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Mitosis and the Cell Cycle
- Mitosis is the process in which two genetically identical daughter cells are produced form one parent cell nucleus.
- This process is divided into 6 stages which occur in the following order:
- Interphase - Prophase - Metaphase - Anaphase - Telophase - Cytokinesis
- Below I will go into more detail about each individual stage and what occurs during it.
Most Eukaryotic cells spend the majority of their time in this phase.
During interphase there are 3 separate stages:
- During this stage the cell 'grows' and a lot of protein synthesis occurs.
- The chromosomes are all unreplicated and each contains only one molecule of DNA.
- This is the period when the cell replicates its DNA
- Once this stage has been completed all of the chromosomes have two chromatids.
- Growth continues and the organelles replicate in preparation for the cell to divide during mitosis.
- The proteins necessary for cell division (such as those that form the microtubules/spindle fibres) are produced.
- In prophase the chromosomes shorten and thicken and become visible under a light microscope.
- The nuclear envelope breaks down and disappears.
- The centriole (an organelle in the cell) divides into two and each part moves to different poles of the cell to form the spindle.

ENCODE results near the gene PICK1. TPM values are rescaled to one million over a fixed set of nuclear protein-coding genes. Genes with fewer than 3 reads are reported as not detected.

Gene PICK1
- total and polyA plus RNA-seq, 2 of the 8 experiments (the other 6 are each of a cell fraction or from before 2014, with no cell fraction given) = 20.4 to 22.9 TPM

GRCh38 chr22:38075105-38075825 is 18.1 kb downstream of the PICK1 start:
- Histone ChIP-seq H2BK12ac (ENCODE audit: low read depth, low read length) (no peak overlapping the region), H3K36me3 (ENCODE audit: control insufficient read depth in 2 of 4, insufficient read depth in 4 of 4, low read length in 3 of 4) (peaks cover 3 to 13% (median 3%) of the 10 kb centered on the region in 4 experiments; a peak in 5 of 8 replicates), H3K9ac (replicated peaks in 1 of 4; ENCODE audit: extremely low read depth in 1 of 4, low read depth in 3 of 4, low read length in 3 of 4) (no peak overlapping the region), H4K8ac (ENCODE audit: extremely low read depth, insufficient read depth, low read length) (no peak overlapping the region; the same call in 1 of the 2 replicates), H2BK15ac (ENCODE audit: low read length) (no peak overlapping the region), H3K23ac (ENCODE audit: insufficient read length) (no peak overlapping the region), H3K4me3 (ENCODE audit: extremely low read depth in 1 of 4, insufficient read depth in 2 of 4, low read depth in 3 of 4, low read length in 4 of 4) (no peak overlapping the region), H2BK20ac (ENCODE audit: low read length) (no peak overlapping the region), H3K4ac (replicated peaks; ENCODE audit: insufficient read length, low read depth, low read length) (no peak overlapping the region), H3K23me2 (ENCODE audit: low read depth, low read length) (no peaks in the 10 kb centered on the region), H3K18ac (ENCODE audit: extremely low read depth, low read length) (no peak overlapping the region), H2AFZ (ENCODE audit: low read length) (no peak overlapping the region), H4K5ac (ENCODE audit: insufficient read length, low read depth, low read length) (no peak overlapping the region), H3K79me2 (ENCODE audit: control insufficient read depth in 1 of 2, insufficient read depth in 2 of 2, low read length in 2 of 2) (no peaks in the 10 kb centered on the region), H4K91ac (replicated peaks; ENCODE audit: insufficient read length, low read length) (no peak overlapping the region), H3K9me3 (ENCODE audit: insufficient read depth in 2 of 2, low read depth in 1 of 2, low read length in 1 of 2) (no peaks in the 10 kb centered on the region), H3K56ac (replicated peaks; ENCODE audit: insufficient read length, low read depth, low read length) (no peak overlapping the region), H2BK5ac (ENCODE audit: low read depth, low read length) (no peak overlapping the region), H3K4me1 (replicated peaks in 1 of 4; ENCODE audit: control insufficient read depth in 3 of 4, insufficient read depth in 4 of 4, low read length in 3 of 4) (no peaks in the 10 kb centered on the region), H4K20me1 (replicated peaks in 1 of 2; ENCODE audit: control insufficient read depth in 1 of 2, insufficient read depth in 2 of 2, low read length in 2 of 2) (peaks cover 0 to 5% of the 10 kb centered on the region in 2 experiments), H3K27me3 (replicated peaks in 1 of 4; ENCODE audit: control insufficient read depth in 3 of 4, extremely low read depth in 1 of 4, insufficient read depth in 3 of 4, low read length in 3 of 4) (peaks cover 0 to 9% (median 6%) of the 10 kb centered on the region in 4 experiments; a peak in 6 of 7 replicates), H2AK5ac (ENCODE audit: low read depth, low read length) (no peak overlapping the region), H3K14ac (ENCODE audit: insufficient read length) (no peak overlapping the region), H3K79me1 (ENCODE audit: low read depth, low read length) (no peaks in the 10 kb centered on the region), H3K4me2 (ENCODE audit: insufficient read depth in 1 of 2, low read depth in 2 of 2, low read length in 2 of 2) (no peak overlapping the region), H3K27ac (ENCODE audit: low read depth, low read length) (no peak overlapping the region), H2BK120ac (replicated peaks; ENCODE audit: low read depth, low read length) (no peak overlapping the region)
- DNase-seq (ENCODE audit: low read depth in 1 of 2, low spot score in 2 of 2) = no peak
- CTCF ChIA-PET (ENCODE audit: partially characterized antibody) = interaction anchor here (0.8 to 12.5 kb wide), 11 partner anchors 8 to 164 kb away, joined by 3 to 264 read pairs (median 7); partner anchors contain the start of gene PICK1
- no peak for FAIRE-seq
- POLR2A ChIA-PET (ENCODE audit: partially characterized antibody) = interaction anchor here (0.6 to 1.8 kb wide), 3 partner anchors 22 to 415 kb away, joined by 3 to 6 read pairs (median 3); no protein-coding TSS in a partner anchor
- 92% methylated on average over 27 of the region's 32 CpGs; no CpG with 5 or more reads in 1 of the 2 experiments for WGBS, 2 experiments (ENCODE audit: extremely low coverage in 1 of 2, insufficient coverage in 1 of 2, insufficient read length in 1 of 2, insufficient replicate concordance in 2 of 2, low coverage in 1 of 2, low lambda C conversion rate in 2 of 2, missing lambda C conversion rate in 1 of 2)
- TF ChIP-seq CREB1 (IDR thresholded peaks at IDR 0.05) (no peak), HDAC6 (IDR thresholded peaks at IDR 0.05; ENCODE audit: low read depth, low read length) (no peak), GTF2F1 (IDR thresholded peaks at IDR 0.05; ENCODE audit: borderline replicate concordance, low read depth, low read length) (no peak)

- The centrioles are made of protein threads.
- The pairs of homologous chromosomes are now as tightly coiled and condensed as they will be in meiosis.
- The chromosomes move to the central region of the spindle (equator).
- The chromosomes become attached to the spindle thread by its centromere.
- The centromere is the part of the chromosome that links the sister chromatids.
- In this stage the centromere that holds together the sister chromatids split.
- This effectively makes each 'sister' chromatid an individual chromosome.
- Both chromosomes are identical to each other an and the parent cell from which it was copied.
- The spindle fibres that are attached to the chromosomes shorten and pull the chromosomes towards the opposite poles of the cell.
Telophase and Cytokinesis
- As the separated chromosomes reach the opposite poles of the cell a new nuclear envelope forms around each set.
- The spindle breaks down and disappears.
- The chromosomes uncoil and once again become not visible under the light microscope.
- The whole cell splits into two to form two new cells containing full sets of chromosomes, this is called cytokinesis.